Yes, the death of Saro-Wiwa and his eight patriots resulted in both local and global outrage. Saro-Wiwa and his compatriots died for the Niger Delta region whose history of resource agitation can be traced back to the 19th century, bearing in mind the tragic fates of heroes such as Jaja of Opobo, Nana Olumu of Itsekiri, Oba Ovonramwen Nogbaisi of Benin, Major Isaac Adaka Boro, Samuel Owonaru of which Saro-Wiwa belonged to this revered pantheon of revolutionaries.
The Niger Delta region to which Ken Saro-Wiwa hailed from was edenic and pristine before it was rendered degraded and impoverished by the environmentally unfriendly activities of Shell Petroleum Development Company (SPDC), Chevron, AGIP and other multinational oil companies with the unstinted support of the various Fulani Government of Nigeria (FGN) ruling oligarchy from the North for primitive greed which has and still reproduces both rural and urban poor.
As the eco-activist, Sunny Awhefeada put it, what has become the “conflictual experience of the Niger Delta is also one of the consequences of the presence of Shell in the region. Having been born into an edenic ambience which Shell ruptured, a generation that was conscious of the company’s exploitative and destructive tendencies in contrast with the economic boom in Europe, came of age to halt the environmental holocaust.
Ken Saro-Wiwa remains the arch representative of that generation. Saro-Wiwa, an acclaimed writer took on the role of an environmentalist struggling to remedy the degraded Niger Delta beginning with his native Ogoniland. The Nigerian state in cahoots with Shell spurn a web of intrigues which led to the execution of Saro-Wiwa and eight other Ogonis in November 1995. By the time of Saro-Wiwa’s martyrdom, the indigenes of the region had come to a level of awareness that made them to kick”.
For the federalist and public intellectual, Professor Darah, “The martyrdom of Ken Saro-Wiwa and other Ogoni, the heavy casualties suffered by the Ijaw, the Ogbia, Engeni, Itsekiri and other nations of the Niger Delta testify to the currency of the resource control theme in Nigerian politics”.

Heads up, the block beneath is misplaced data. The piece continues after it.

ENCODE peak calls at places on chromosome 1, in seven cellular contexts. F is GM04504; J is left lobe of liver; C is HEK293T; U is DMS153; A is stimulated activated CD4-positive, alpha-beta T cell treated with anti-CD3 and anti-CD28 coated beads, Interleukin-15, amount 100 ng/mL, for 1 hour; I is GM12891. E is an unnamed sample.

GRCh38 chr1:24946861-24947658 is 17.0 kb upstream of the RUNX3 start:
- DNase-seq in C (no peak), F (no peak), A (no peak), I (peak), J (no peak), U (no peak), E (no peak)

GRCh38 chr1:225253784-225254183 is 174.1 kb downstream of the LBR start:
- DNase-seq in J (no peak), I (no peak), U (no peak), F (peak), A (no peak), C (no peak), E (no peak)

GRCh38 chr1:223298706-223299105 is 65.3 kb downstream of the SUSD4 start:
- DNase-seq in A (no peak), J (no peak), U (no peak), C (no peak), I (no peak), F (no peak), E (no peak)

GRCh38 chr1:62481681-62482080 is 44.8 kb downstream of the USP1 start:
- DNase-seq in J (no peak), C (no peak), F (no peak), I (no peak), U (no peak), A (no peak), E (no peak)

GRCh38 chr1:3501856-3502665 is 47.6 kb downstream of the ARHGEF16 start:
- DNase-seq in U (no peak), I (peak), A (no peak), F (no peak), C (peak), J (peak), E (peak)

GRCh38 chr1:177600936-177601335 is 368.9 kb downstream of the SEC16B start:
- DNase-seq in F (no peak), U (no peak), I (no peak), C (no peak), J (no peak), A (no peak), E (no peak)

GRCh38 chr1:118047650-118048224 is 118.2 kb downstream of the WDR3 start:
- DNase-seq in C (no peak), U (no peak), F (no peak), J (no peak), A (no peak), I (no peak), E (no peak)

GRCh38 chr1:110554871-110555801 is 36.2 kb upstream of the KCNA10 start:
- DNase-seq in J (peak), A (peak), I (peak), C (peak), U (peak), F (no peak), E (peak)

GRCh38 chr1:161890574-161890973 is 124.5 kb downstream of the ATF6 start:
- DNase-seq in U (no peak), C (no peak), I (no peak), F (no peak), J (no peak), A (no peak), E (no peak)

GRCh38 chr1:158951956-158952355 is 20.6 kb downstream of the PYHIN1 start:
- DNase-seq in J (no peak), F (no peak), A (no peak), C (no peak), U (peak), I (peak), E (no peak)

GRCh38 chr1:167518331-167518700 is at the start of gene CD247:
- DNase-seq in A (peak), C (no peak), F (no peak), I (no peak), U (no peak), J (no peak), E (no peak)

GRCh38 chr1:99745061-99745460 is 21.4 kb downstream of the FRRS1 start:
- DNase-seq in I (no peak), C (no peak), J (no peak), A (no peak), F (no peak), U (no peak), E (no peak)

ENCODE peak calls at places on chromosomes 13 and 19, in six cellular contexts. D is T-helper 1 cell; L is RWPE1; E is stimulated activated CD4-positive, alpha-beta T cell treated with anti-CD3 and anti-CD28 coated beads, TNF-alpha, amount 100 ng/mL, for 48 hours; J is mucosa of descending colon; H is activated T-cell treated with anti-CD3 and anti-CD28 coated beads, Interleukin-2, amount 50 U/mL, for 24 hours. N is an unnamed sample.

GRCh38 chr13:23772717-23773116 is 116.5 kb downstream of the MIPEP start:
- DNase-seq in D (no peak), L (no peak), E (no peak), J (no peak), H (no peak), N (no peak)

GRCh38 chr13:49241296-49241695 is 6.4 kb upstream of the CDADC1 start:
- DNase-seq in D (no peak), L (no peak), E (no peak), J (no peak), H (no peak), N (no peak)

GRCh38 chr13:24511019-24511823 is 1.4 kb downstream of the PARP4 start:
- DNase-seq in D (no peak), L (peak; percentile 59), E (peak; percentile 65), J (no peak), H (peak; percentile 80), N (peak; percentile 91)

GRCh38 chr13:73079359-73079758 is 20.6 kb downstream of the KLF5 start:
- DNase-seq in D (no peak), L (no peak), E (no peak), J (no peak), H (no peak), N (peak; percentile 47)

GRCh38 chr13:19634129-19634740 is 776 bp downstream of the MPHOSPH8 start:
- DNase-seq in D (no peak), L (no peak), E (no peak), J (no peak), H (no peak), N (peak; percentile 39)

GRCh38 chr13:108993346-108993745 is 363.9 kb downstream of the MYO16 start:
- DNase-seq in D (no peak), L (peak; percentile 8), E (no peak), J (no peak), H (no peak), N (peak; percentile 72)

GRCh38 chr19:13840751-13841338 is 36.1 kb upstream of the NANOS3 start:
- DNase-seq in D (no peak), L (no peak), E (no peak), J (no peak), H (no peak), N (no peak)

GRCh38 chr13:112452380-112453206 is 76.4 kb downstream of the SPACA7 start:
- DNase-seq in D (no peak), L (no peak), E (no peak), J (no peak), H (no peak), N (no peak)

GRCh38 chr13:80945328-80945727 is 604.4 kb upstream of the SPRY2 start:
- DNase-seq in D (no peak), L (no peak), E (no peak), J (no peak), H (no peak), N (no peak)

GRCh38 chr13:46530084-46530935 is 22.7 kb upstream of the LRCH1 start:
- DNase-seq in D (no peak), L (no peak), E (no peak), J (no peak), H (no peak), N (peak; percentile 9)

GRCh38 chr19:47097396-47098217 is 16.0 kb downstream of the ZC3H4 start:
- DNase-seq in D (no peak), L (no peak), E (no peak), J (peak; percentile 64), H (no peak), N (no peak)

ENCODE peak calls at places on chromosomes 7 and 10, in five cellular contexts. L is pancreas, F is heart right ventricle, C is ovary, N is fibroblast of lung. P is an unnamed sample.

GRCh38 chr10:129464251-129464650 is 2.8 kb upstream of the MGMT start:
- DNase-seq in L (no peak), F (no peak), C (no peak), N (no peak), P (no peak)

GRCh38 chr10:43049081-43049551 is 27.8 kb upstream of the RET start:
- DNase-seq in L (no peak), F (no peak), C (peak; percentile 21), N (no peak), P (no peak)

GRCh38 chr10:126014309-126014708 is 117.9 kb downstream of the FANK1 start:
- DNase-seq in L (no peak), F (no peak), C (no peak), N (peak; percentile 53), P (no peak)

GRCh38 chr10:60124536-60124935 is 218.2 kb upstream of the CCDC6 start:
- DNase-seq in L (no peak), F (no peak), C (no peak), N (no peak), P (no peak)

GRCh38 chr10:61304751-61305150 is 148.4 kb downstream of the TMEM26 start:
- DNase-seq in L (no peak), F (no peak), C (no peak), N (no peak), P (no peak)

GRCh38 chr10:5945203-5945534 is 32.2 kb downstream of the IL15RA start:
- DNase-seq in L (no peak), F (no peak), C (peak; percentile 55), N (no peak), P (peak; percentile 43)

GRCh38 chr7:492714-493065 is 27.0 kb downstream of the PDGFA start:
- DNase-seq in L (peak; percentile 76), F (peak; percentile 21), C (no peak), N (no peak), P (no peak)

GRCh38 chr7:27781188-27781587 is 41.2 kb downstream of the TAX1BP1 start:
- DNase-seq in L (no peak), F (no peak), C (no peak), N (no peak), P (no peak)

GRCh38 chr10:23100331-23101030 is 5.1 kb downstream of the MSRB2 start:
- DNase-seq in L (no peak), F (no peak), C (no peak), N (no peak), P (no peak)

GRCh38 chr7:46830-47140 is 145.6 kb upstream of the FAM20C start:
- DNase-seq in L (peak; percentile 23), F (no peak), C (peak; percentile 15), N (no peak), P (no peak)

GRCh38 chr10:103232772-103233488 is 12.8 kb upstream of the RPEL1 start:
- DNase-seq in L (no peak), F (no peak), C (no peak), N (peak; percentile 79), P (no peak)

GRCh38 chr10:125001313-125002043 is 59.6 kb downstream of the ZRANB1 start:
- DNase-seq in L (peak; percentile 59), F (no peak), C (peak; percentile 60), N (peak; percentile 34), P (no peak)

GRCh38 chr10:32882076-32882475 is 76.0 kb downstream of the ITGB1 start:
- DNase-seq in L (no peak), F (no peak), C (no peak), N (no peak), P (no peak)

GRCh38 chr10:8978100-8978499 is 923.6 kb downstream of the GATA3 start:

Suffice to say that, it is the resistance and relentless struggles and the demands for the reversal of the economic injustices against the people of the Niger Delta that have generated all the uprisings such as the Adaka Boro Revolution of February 1966, the Ogoni-Movement for the Survival of the Ogoni People (MOSOP) uprising of 1996, the death of 1000 innocent children and women of Jesse in pipeline fire disaster in September 1998, the Kaima Declaration by the militant Ijaw youths of 1998, the Niger Delta Volunteer Force (NDVF) led by Asari Dokubor in the early 21st century, the activities of the MEND led by Henry Okah and Tompolo of Gbaramatu in Delta State, the Greenland of Justice Movement of Isoko and Urhobo, the Odi massacre by Obasanjo’s soldiers in November 1999, the Bakassi boys and lately, the Niger Delta Avengers (NDA). All these guerrilla movements arose from the positive determination of the people of the embattled and endangered Niger Delta region to broke the yoke of economic conquest imposed by the imperial Federal Government of Nigeria.
True, some of the resistance movements have yielded some token of ameliorations. Notable among them is the 13% derivation recommended by the 1994/1995 National Conference convoked by the late dictator, General Sani Abacha which is enshrined in section 162 of the 1999 Constitution. The implementation of it suffered some setbacks as it was deliberately delayed by bogey called General Olusegun Aremu Obasanjo which led to the resource control agitation at the beginning of democratic rule 1999-2001.
There is the Niger Delta Development Commission (NDDC), an interventionist agency created in 2001 which is headquartered at PortHarcourt in Rivers State and, the Ministry of Niger Delta Affairs (MNDA) in 2007 first headed by Chief Joseph Ekaete, a former Secretary to the Government of the Federation during the Obasanjo tenure (1999-2007). These ameliorative measures put in place have slightly changed the condition of economic apartheid inflicted on the oil rich Niger Delta region by the avaricious exploiter, the Federal Government of Nigeria and made messed of thieving politicians.
Also quite significant is the presidential amnesty programme put in place by the Yar’Adua/Jonathan’s administration in 2009. Of course, the uncompleted East-West Federal highway maybe be counted as one of the gains of the decades of bloody struggles.
However, it is not yet UHURU as the people of the Niger Delta region anxiously awaits remediation and total cleaning of their environment despoiled by Shell and the implementation of the recommendations of the 2014 National Conference which deals with the many cases of injustices particularly the resource ownership and control and enhanced derivation principles, devolution of powers to both state and local government areas (LGAs) and the idea of state and Local Government policing system to curb crimes and insurgencies.
These progressive matters are now advocated for under the umbrella term called RESTRUCTURING. For this how we make irreversible the ideals and cumulative gains of the revolution sustained by Ken Saro-Wiwa, and all the other revolutionaries departed…
*Oreh writes from Lagos State.